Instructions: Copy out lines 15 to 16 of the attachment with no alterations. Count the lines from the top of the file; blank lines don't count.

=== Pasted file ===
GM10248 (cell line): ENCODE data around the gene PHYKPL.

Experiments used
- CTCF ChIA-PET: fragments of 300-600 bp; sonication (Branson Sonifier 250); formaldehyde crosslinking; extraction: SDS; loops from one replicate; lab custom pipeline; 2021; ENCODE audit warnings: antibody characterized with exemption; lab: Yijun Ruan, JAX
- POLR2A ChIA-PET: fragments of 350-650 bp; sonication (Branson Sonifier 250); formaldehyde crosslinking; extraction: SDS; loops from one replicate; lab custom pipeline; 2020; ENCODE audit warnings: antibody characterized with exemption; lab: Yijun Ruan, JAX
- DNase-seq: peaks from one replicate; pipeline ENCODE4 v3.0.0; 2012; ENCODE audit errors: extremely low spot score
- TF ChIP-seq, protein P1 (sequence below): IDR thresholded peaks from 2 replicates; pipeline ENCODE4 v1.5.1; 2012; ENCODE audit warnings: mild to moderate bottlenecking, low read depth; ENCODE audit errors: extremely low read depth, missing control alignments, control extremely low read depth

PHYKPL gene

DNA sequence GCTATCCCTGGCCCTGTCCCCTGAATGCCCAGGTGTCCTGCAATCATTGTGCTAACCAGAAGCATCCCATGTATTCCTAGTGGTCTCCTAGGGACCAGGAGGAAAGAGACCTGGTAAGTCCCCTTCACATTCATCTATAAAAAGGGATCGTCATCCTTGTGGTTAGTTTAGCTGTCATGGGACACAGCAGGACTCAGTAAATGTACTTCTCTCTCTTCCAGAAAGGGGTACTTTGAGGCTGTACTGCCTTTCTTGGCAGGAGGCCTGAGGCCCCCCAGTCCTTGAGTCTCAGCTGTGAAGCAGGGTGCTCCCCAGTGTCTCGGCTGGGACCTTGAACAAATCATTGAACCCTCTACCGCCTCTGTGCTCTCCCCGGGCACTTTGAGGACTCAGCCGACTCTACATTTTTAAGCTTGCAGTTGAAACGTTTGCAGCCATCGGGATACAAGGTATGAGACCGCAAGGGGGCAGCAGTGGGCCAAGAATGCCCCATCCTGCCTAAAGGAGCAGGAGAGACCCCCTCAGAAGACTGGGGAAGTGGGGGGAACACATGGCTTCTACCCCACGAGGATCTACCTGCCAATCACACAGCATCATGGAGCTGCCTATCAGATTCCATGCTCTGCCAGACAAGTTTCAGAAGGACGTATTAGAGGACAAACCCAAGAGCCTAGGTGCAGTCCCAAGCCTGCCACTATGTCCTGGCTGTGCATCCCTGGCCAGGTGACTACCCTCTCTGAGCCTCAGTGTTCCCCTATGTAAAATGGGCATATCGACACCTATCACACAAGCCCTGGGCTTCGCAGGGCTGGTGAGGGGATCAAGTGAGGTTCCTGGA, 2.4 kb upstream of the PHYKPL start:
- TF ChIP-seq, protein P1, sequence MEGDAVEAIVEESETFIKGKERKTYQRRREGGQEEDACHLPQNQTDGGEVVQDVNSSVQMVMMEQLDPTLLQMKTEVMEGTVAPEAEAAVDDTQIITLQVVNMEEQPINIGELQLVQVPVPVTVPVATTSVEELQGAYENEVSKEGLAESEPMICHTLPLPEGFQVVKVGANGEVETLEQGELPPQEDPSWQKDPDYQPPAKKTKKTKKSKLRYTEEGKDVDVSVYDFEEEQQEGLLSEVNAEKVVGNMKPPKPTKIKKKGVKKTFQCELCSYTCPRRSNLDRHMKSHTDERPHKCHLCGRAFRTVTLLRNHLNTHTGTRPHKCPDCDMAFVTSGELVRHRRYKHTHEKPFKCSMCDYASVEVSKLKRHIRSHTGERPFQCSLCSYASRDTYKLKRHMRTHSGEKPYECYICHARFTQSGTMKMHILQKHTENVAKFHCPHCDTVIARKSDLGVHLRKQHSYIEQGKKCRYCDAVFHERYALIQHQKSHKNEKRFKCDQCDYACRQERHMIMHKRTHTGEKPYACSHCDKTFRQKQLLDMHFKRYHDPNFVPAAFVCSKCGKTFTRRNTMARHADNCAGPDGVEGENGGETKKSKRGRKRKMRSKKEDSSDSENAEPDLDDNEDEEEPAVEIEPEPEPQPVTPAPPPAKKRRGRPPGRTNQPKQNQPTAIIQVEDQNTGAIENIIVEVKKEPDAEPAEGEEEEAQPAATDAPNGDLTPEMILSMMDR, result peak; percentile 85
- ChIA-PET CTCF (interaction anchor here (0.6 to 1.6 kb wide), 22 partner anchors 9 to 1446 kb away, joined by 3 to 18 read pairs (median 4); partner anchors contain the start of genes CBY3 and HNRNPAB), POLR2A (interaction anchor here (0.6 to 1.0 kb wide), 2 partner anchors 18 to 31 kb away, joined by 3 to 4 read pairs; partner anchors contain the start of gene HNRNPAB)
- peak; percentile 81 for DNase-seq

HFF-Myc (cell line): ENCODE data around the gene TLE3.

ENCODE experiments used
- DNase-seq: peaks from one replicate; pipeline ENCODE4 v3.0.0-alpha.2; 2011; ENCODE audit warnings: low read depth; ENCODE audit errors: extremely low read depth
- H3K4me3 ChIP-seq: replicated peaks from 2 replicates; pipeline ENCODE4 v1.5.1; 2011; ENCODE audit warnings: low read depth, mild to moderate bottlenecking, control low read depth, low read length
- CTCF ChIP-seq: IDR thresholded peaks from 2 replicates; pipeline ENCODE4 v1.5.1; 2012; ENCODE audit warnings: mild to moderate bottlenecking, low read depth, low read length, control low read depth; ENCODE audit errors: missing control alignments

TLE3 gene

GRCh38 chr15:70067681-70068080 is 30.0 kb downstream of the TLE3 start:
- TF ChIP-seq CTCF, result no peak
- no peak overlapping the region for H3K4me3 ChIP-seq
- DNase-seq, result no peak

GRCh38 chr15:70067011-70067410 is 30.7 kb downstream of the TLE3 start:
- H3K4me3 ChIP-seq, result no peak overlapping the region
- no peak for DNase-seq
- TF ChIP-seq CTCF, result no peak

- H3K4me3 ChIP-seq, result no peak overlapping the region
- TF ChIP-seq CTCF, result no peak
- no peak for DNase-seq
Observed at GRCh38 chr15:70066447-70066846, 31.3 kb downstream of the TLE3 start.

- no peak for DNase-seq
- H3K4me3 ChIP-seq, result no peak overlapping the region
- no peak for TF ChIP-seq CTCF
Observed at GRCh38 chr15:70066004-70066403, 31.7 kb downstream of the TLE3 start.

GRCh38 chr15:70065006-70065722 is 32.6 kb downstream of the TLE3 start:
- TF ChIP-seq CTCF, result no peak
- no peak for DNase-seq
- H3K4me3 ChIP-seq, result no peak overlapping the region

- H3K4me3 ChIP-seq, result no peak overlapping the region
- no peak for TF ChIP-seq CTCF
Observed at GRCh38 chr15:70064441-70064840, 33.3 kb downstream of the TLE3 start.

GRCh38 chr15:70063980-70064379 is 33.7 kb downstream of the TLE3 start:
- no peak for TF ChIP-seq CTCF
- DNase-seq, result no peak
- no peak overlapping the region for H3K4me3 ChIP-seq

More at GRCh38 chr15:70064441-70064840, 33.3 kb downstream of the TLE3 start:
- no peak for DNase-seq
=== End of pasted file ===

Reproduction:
- H3K4me3 ChIP-seq: replicated peaks from 2 replicates; pipeline ENCODE4 v1.5.1; 2011; ENCODE audit warnings: low read depth, mild to moderate bottlenecking, control low read depth, low read length
- CTCF ChIP-seq: IDR thresholded peaks from 2 replicates; pipeline ENCODE4 v1.5.1; 2012; ENCODE audit warnings: mild to moderate bottlenecking, low read depth, low read length, control low read depth; ENCODE audit errors: missing control alignments